How 'Human Resources' Expands the Emotional, Inclusive World of 'Big Mouth' (Exclusive)

Plus, watch an exclusive clip from the new season, which premieres March 18 on Netflix. 

After five seasons of Big Mouth, Netflix’s acclaimed animated comedy about kids being guided through puberty by various creatures, the series is expanding its emotional and inclusive world with Human Resources, a twist on the workplace comedy that pulls back the curtain on the lives of these mentors. The spinoff follows familiar faces – Maya Rudolph and co-creator Nick Kroll as hormone monsters – and several newcomers – Aidy Bryant as a lovebug, Hugh Jackman as an addiction angel and Randall Park as a logic rock – as they navigate helping humans at all stages of their lives while trying to stay atop of their own problems.  

“We think of Human Resources as being a show that we can tell stories from birth to death. And I think that canvas is very exciting,” showrunner Kelly Galuska tells ET. “There’s always something new being presented to you in your life. And therefore, your creatures are having to respond to those different moments, oftentimes for the first time,” Kroll adds. “And so, that felt, like, very exciting and really interesting stakes to delve into.”

While the spinoff seems like a natural progression for the series, especially as it expands the scope beyond puberty, the idea was first sparked at the end of season 2 when Big Mouth takes a brief detour through the creatures’ world with a visit to the Department of Puberty. “We saw the creatures in the workplace,” Kroll says, noting it was the first time a new character, a shame wizard voiced by David Thewlis, was introduced in that space. “And I think once we started to dig in with him and that character, we realized this felt like the perfect venue to learn more about the side characters from Big Mouth.” 

Following his introduction, Thewlis’ character quickly returned as a recurring staple on Big Mouth before becoming one of the leads on Human Resources. “The idea of carrying this character on and developing it was smashing,” the actor says. 


“There are, like, an infinite number of creatures that we can explore here,” Galuska says, noting that the perspective of the series is seen through the eyes of the creatures, who “have different goals from one another.” And despite whatever confidence they may display in front of their human clients, viewers quickly realize that these creatures “don’t know what they’re doing either, because there’s always a new experience to be had.” 

When it comes to those new creatures, Galuska says that they wanted to introduce logic and ambition (seen here as a gremlin voiced by Rosie Perez). “Those ones were very powerful to explore.” Additionally, there’s a sweater from the Grief department voiced by Henry Winkler and spider receptionist voiced by Harvey Guillén while Pamela Adlon voices a new lovebug named Sonya, and Helen Mirren and Lupita Nyong'o join as two different shame wizards.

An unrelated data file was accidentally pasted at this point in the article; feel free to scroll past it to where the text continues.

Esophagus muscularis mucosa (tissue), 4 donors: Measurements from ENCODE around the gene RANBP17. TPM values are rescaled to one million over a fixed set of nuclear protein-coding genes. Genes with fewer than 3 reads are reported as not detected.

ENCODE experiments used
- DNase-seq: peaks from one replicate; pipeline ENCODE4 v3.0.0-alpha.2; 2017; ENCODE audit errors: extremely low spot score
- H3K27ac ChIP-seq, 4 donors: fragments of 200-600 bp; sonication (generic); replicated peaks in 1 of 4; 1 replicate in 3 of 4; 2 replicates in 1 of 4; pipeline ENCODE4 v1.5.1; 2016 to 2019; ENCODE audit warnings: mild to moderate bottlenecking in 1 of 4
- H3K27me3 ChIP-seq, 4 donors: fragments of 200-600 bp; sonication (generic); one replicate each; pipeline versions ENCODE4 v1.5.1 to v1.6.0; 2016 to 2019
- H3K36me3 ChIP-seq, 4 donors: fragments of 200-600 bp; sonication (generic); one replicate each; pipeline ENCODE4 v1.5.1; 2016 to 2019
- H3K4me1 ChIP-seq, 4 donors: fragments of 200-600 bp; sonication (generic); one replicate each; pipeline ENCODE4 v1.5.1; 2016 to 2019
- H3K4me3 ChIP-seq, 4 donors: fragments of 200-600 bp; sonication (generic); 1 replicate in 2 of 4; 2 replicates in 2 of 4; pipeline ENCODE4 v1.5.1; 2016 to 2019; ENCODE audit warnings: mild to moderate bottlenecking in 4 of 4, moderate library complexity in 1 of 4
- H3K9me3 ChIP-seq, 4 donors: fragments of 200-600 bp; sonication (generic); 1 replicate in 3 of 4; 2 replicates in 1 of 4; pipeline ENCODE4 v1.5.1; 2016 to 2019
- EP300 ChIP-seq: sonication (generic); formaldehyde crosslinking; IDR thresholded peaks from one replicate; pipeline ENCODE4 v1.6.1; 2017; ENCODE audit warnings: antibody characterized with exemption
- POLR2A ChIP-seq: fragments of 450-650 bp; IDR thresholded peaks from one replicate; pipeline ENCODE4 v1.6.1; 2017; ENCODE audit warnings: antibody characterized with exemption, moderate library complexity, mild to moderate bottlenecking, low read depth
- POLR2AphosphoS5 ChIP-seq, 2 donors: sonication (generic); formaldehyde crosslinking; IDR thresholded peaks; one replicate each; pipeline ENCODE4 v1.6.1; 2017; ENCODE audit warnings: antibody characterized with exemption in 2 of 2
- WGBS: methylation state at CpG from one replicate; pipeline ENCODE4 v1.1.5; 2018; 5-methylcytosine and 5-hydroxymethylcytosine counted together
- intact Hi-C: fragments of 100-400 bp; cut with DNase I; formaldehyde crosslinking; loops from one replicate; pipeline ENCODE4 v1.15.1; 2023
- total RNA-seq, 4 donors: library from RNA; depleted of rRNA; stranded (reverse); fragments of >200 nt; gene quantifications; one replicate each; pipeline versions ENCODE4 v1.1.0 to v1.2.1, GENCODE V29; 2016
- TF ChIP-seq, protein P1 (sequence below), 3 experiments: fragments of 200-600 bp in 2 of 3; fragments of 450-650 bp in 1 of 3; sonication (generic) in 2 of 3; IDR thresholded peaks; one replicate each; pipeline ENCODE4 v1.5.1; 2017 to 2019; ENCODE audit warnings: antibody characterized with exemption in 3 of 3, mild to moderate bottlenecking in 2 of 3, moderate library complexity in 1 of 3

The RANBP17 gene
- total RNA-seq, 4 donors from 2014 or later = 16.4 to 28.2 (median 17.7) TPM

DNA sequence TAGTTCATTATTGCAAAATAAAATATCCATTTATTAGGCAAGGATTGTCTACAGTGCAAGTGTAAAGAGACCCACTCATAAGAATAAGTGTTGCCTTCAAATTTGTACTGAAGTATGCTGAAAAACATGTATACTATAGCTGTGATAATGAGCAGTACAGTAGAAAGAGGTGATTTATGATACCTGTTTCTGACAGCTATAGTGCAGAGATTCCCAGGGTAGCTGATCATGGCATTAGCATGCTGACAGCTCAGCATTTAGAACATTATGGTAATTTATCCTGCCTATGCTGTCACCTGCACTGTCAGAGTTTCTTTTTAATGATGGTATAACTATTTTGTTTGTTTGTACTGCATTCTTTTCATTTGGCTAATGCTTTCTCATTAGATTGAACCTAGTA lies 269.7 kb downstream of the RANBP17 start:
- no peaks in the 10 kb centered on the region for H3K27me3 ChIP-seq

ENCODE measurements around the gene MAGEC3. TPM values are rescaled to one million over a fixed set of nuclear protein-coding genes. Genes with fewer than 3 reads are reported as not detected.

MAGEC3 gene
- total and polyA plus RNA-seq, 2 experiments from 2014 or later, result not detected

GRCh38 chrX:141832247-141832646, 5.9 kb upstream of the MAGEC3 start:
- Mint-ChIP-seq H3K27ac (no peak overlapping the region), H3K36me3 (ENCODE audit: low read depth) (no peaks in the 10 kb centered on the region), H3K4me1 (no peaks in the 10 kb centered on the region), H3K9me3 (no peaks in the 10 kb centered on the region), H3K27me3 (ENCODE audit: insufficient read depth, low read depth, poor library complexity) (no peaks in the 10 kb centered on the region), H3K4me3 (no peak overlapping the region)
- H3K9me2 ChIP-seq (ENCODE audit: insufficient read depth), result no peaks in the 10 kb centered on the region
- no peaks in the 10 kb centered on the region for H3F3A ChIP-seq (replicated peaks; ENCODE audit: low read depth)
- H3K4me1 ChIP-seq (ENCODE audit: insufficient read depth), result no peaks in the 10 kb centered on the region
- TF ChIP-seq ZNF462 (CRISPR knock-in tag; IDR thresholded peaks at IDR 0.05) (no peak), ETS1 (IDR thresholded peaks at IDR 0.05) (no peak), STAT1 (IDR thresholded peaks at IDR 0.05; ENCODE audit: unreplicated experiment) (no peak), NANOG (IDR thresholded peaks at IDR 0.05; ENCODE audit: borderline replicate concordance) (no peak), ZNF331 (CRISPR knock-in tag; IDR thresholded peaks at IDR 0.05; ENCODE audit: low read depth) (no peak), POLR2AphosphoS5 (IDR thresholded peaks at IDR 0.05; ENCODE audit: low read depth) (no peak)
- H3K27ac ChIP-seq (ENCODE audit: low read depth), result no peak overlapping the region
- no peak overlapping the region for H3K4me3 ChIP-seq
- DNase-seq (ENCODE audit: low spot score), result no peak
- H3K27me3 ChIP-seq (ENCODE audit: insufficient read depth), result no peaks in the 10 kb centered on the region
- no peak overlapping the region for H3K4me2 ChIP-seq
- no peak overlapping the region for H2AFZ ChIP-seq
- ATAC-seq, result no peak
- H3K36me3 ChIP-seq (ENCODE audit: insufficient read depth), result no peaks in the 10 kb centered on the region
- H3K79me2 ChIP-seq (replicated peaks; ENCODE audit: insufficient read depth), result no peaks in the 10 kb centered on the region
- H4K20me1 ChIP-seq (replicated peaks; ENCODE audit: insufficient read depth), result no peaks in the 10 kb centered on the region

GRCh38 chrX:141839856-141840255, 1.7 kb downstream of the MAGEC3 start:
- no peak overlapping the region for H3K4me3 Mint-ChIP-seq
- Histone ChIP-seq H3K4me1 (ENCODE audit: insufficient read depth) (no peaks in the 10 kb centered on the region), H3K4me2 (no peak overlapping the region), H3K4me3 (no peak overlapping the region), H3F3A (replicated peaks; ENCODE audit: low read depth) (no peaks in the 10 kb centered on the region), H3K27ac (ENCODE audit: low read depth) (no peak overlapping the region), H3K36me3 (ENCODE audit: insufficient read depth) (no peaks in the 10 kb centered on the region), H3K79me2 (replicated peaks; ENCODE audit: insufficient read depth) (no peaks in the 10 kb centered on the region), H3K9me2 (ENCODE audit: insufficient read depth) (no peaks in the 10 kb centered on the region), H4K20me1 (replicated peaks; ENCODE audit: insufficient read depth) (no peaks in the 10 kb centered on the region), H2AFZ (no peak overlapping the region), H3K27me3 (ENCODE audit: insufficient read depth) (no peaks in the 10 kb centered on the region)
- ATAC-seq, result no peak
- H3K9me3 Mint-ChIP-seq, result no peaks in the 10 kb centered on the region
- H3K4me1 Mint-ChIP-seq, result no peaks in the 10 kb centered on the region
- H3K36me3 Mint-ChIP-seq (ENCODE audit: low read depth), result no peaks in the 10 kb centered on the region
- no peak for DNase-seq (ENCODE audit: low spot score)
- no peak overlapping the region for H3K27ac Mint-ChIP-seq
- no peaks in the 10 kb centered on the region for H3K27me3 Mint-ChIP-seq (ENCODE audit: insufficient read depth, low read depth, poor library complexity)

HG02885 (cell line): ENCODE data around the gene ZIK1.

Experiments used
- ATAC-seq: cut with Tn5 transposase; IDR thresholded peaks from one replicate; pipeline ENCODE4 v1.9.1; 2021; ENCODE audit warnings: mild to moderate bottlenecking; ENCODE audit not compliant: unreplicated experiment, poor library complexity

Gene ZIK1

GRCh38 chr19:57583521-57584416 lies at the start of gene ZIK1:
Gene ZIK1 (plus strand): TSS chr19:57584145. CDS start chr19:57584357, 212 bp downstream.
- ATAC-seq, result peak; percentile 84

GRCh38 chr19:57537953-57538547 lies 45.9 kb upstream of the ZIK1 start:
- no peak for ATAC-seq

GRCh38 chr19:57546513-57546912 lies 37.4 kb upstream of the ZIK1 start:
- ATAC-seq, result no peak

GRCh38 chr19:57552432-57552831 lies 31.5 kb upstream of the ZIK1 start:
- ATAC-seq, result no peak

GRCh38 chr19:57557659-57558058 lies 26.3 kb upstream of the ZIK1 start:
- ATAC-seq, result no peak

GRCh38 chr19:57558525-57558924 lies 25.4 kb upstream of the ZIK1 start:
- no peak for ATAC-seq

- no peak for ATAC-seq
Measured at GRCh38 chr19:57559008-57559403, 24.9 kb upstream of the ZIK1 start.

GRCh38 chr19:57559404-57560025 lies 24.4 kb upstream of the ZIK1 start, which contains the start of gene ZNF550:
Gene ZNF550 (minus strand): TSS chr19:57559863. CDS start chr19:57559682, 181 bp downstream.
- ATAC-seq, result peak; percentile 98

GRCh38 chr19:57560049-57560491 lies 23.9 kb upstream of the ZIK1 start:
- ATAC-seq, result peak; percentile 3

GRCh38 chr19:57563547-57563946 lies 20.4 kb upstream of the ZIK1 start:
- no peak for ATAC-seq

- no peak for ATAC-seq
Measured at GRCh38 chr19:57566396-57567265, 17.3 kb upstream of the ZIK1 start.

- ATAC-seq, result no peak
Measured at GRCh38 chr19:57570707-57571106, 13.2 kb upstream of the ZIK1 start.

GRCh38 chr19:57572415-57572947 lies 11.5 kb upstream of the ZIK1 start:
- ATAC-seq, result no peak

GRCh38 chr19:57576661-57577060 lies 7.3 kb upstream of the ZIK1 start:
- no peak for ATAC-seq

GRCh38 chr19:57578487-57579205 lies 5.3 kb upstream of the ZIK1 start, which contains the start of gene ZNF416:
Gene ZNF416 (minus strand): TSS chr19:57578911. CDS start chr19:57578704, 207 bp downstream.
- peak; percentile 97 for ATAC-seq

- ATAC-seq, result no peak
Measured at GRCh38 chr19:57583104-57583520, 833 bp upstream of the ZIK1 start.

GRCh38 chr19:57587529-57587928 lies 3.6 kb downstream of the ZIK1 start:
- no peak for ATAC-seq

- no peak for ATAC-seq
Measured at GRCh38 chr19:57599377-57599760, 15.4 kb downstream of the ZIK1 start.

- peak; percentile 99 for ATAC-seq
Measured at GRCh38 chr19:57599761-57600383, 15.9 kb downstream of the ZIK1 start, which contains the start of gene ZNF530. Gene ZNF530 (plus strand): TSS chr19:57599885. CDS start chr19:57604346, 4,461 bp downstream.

They are tasked with helping various humans voiced by Ali Wong, Janelle Monáe, Tim Robinson and others who are going through experiences very new to the series – but all of which were drawn from real-life moments shared in the writers' room. One example, Galuska points out, is a pregnant woman about to become a mother for the first time. “We started writing this right after I became a mother for the first time,” she says. “So that scene of her giving birth, there are lines in that scene that were said while I was delivering.” 

And because of the diversity of the writers’ room, there are stories that deal with race, gender and sexuality, building off the increasingly inclusive, nuanced storytelling that’s been seen on Big Mouth over the course of the series. “Those kinds of stories often come naturally in both of these shows because of the people who are in the rooms,” Galuska says. “Because we’re telling stories about our own lives constantly, there’s so much in Big Mouth and again, in Human Resources, straight out of one of the writers’ experiences.” 

Another example of that is seen later in the season, when an episode focuses on two senior high school girlfriends who are deciding where to go to college. “It’s a story about ambition and love. And it’s about a girl who maybe could go to one college, where she’s always wanted to go, or another college, where her girlfriend is going,” Kroll says. “It’s really a story about like, ‘Do you follow the person you love to college or do you go on this new adventure?’” 

“One thing that I learned from the Big Mouth room is how important it is to create an environment that’s really safe for your writers to share those stories,” Galuska adds. “So, that’s something that we hopefully have done again on Human Resources. And it’s the reason that these things hopefully will feel authentic.” 

The end result is a kaleidoscope of emotions and experiences that will take viewers on very unexpected journeys. And Kroll gives all the credit to Galuska for making a space “where we could tell these new stories. While they’re obviously connected to Big Mouth, it’s really a new universe that’s being created.” 

Human Resources premieres Friday, March 18 on Netflix.

Reporting by Stacy Lambe and Will Marfuggi